Colombia beefs up security in Amazon oil zone following FARC attacks

Colombia’s President Juan Manuel Santos announced plans to strengthen enforcement efforts to protect oil companies operating in the southern Amazonian department of Caquetá Aug. 29. The move comes following a wave of guerilla attacks on oil operations in the area—apparently in retaliation for their failure to pay protection money. Santos called on the civilian population to report extortion by illegal armed groups in order to combat the practice in a more “energetic” way. (Colombia Reports, Aug. 29) In the most recent attack, on Aug. 18, a tanker truck of the firm Transamazonía, subcontracted by the UK-based Emerald Energy, was hit with gunfire by presumed FARC guerillas near an Vicente del Caguán. Companies operating in the zone had been making payments to the FARC for years, but suspended the practice after Santos warned that any company engaging in it would be banned form the country. (RCN Radio, Aug. 18; Radio Caracol, Colombia Reports, Aug. 5)

More than 15,000 people gathered in the oil city of Barrancabermeja in the Medio Magdalena region earlier this month to attend a national “Peace Congress” aimed at ending Colombia’s decades-long armed conflict. The activist summit brought together leaders from campesino, indigenous and Afro-Colombian communities from throughout the country. The slogan for the four-day congress, which concluded Aug. 15, was “Dialogue is the Path.” The closing statement called for demilitarizing civilian territory and initiating a peaceful dialogue among all armed groups. (CNN, Aug. 18)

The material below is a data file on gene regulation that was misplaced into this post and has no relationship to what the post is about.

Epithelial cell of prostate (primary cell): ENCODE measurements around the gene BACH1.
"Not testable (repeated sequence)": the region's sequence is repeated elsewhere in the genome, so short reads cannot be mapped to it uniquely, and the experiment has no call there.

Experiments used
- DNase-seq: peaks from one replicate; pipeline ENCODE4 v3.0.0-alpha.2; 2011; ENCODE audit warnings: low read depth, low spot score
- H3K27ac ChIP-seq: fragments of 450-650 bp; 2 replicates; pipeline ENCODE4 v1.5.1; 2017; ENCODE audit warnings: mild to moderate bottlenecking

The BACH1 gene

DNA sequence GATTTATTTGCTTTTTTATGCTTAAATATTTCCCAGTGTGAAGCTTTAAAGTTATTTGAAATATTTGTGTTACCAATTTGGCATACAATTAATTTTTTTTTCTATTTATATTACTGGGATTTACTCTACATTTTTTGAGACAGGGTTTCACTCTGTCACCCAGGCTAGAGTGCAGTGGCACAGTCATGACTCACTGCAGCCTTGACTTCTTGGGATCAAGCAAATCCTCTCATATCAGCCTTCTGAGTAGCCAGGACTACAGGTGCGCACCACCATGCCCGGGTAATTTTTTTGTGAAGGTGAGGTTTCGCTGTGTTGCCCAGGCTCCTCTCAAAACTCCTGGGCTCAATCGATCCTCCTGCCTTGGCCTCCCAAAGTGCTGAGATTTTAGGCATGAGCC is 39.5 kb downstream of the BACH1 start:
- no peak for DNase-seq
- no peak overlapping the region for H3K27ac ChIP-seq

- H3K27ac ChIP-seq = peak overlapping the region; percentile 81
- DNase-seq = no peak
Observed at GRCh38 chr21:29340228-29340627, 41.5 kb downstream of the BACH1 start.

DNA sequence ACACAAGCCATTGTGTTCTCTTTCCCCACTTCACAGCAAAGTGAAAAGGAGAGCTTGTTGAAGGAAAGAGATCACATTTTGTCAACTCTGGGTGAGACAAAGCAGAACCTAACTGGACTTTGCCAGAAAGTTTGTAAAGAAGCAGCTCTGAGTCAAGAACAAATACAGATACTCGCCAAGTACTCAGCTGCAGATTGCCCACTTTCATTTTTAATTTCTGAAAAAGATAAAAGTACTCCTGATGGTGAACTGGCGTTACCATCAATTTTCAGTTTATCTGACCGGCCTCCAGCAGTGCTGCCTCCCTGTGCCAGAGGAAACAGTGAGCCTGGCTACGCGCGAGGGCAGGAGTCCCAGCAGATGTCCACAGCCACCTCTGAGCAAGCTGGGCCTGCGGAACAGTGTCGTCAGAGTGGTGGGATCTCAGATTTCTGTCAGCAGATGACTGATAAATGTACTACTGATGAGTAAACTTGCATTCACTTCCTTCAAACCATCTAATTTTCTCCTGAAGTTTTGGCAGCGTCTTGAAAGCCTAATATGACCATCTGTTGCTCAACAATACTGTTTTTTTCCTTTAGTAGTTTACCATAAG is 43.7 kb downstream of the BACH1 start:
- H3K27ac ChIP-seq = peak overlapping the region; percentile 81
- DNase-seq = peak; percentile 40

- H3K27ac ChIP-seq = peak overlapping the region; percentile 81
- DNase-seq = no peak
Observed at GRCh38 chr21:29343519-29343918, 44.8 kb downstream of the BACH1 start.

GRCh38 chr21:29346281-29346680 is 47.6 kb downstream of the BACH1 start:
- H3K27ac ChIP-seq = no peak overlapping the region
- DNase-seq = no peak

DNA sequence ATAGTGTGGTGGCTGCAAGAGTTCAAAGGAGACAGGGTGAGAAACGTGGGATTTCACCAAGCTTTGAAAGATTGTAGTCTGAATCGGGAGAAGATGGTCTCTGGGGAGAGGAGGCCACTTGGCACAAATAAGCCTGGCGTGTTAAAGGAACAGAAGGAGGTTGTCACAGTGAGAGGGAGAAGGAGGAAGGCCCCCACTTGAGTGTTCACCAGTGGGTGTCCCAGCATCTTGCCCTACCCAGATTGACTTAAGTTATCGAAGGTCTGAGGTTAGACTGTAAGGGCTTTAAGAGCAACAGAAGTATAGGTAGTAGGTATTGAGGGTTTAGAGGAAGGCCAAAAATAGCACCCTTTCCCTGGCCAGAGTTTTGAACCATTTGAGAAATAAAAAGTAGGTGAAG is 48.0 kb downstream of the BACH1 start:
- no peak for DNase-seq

Organizers rejected charges in the media that the Peace Congress had been infiltrated and coopted by the FARC. Pablo Antonio Téllez, president of the Campesino Association of Catatumbo (a region along the Venezuelan border), said: “The community knows very well that this is a peace congress and that those who are participating in it are civilians.” Caracol Radio reported that it had access to four intercepted conversations between a member of the FARC Central Joint Command and a colleague about how to infiltrate the Peace Congress. The wiretaps are now being analyzed by the authorities. (Colombia Reports, Aug. 12)

See our last post on Colombia and the struggle for the Amazon.

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